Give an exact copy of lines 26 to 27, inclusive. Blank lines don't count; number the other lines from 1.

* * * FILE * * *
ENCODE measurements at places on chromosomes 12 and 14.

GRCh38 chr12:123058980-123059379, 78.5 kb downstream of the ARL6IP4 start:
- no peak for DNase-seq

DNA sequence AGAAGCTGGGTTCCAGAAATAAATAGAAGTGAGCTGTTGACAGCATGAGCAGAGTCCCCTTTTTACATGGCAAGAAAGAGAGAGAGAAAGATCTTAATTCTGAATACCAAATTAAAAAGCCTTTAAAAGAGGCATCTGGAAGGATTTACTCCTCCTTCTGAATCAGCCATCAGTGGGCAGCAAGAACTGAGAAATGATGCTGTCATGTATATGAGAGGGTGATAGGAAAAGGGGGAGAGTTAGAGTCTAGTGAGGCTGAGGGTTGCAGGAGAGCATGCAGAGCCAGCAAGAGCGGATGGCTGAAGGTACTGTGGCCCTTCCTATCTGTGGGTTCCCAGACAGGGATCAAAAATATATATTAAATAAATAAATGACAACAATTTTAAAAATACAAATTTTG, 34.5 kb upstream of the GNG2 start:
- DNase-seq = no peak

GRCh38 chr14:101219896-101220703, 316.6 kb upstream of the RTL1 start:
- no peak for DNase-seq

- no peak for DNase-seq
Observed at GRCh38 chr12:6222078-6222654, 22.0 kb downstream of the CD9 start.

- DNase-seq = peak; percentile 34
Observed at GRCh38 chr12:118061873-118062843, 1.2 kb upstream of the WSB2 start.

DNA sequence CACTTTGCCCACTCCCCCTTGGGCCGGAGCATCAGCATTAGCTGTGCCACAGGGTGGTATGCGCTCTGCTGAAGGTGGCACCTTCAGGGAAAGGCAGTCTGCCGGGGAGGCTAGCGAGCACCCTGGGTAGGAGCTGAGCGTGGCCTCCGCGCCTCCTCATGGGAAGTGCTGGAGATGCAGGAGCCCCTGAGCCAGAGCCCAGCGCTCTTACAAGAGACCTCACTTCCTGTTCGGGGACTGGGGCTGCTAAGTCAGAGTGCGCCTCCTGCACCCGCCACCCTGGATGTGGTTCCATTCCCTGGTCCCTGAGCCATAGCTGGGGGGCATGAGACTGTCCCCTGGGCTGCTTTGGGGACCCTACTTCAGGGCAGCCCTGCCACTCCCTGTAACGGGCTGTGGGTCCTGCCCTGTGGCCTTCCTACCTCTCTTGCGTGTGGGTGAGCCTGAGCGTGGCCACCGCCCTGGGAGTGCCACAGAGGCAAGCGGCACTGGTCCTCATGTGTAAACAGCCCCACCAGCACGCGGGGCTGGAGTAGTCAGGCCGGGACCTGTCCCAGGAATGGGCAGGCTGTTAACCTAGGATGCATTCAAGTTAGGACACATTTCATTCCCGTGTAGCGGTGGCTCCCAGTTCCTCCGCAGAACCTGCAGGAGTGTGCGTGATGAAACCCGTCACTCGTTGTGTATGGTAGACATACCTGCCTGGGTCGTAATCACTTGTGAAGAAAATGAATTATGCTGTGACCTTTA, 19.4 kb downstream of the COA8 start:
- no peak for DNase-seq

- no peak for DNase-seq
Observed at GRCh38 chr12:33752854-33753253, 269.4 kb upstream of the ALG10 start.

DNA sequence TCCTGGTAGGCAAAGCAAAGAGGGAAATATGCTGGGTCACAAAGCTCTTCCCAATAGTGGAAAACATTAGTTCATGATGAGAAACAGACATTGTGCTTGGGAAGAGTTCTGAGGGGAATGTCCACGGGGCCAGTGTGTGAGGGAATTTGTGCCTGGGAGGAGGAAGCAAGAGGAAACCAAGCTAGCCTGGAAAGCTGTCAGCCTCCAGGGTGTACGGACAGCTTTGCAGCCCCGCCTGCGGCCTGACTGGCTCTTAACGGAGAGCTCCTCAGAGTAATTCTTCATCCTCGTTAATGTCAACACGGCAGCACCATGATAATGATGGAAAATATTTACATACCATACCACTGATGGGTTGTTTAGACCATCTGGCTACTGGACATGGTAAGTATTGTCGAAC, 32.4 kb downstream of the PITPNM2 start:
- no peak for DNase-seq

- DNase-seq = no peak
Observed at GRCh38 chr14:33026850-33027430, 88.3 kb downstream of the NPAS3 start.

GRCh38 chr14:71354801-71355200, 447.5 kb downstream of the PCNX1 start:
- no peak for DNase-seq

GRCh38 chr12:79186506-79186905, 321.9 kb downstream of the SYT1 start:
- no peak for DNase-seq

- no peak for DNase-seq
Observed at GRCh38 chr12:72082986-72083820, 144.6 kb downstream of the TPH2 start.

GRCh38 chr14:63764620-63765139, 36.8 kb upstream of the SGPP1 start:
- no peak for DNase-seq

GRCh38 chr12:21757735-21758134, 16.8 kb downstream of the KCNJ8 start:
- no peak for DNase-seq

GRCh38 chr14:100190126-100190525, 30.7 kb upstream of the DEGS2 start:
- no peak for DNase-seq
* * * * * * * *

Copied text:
GRCh38 chr14:63764620-63765139, 36.8 kb upstream of the SGPP1 start:
- no peak for DNase-seq